Friday, June 20, 2014

How Dare She (MK Hanin Zoabi)?

by Nadav Shragai

"How dare you?" Yesh Atid MK Aliza Lavie thundered at Balad MK Hanin Zoabi, who claimed on Tuesday that the people who abducted three teenaged yeshiva students last Thursday "weren't terrorists." But Zoabi isn't the one to ask. 

The question we need to ask is to ourselves, and it is: How dare a nation whose enemies have been plotting its destruction for nearly a century allow Zoabi, in the name of democracy, to sit in its parliament and identify with its enemies? 

How dare a nation that considers itself sane allow someone who has called herself a "fan" of former MK Azmi Bishara, who is suspected of spying against Israel and aiding Hezbollah during the Second Lebanon War and has since fled the country, sit in the Knesset? 

Zoabi didn't surprise anyone. She has made it clear in the past that the First Intifada "was good" and that the events in Tahrir Square in Cairo were a suitable model for protests against the "occupier." Three years ago, after an anti-tank missile was fired at a school bus carrying Israeli children, killing Daniel Weiflich, the lady explained: "If you don't want them to shoot at you, the Israeli public should take to the streets and demonstrate for an end to the Gaza blockade." She has been consistent, and after five Israelis were murdered in the bombing on a tourist bus Burgas, Bulgaria, in 2012, she stated that "Israel is not a victim, even when [its] citizens are murdered" and that "the Israeli policy of occupation is guilty." 

Unfortunately, even the facts known about the scandal of Zoabi's presence on the Mavi Marmara ship in 2010 were insufficient for Attorney-General Yehuda Weinstein to put her on trial. At the time, Weinstein found "significant evidentiary and legal difficulties" and decided to close the case. Even the Supreme Court decided to override the Central Elections Committee's decision to disqualify Zoabi for the 19th Knesset and let her run. The justices expressed doubt as to whether Zoabi's activity included supporting the armed struggle of a terrorist organization. They wrote in their decision that "Her activity … and particularly her participation in the flotilla, indeed comes very close to the prohibitions that Clause 7a warns against and is designed to prevent. The evidence pertaining to the matter of [Zoabi's] disqualification was not extensive, but it was significant and certainly approaches the 'critical mass' that would justify nullifying her [candidacy.]"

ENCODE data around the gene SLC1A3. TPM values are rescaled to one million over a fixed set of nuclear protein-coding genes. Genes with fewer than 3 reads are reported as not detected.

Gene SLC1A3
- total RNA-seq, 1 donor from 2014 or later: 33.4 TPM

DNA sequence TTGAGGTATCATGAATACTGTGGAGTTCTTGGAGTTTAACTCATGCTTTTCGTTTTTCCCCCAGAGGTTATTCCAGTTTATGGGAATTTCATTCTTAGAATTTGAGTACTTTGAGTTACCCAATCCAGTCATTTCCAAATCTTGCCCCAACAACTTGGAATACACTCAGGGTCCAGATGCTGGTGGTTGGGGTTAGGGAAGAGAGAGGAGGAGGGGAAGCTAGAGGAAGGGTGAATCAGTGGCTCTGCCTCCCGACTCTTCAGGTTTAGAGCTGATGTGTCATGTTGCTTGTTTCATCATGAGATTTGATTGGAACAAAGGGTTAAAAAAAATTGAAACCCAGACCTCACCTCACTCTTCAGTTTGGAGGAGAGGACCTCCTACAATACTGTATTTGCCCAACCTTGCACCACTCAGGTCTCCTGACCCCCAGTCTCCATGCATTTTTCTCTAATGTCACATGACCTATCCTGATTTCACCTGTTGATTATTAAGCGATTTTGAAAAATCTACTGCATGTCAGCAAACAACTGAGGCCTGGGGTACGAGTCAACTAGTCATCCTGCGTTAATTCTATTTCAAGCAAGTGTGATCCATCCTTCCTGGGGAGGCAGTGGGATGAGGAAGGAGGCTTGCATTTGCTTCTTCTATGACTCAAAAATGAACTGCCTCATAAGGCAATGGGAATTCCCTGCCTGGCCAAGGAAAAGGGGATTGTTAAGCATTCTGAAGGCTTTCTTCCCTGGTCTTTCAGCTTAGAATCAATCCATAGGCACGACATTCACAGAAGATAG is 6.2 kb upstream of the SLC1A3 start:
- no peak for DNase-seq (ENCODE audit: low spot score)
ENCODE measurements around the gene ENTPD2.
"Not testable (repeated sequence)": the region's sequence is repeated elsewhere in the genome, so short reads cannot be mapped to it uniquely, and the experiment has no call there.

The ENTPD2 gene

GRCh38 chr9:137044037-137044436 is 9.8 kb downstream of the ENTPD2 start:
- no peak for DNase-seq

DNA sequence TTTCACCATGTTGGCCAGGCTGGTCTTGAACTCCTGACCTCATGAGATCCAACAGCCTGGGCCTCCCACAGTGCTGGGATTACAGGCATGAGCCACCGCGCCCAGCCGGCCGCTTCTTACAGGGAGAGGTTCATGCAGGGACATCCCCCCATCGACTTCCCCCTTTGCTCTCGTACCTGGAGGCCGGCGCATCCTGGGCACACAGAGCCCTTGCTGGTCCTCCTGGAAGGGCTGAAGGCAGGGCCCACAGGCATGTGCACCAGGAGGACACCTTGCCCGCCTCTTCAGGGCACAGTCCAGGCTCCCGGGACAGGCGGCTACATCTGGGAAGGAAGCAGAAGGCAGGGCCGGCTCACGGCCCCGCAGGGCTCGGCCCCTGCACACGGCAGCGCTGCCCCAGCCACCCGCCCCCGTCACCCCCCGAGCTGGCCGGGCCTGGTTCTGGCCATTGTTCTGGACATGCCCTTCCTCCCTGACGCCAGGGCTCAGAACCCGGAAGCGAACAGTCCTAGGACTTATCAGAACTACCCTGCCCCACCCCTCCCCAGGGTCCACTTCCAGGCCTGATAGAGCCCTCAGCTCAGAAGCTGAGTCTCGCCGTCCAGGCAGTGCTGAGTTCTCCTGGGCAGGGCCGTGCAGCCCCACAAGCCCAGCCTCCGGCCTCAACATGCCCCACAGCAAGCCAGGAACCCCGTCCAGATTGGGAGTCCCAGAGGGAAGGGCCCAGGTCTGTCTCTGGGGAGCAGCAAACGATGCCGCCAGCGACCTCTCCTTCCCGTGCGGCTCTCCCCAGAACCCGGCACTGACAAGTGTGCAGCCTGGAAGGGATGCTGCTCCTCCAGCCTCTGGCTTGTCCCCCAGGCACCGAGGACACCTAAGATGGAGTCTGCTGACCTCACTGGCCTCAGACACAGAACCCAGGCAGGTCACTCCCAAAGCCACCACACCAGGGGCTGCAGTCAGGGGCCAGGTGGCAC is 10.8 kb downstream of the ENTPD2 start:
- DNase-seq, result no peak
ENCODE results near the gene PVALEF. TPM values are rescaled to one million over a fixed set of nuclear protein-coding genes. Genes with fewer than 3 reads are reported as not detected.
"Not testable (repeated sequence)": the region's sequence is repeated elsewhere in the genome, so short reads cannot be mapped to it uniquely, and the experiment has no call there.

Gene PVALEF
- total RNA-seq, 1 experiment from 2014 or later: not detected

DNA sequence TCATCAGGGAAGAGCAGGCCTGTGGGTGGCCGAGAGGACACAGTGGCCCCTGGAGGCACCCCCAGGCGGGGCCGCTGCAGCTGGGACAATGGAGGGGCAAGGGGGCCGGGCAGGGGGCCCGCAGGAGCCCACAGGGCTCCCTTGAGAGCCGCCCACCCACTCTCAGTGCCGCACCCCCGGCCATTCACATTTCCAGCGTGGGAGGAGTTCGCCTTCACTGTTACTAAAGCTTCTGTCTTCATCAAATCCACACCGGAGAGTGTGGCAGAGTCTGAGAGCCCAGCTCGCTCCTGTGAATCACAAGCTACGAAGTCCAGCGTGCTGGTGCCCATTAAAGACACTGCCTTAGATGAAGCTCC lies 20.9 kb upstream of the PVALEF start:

Now Zoabi herself might have supplied evidence that will allow the High Court of Justice to reconsider her collective treasury of statements as the "critical mass" that will lead to her removal. Democracy is entitled to protect itself against anyone who identifies with the enemy's terrorist activity, which is what Zoabi did in her remarks. Nothing less. In any other functional Western democracy, she would long ago have found herself in her rightful place -- outside the parliament, and possibly even on trial. But in Israel, which is so democratic it has gone nuts, many have been blinded to the difference between what may and may not be said, between freedom of expression and freedom to incite, between a person who calls terrorism legitimate and someone who merely admires the enemy's nationalistic goals. 

"Why should I serve in the army if I'm not loyal to the state?" Zoabi asked in an interview about five years ago. "Why on earth should I be loyal to the state … that defines itself as a Jewish state and as the national home of the Jews?" 

Really, why on earth? And why on earth have we suddenly remembered to ask her, "How dare you?" Why shouldn't she dare, when we've allowed her to sit in the Knesset for years?

Nadav Shragai


Copyright - Original materials copyright (c) by the authors.

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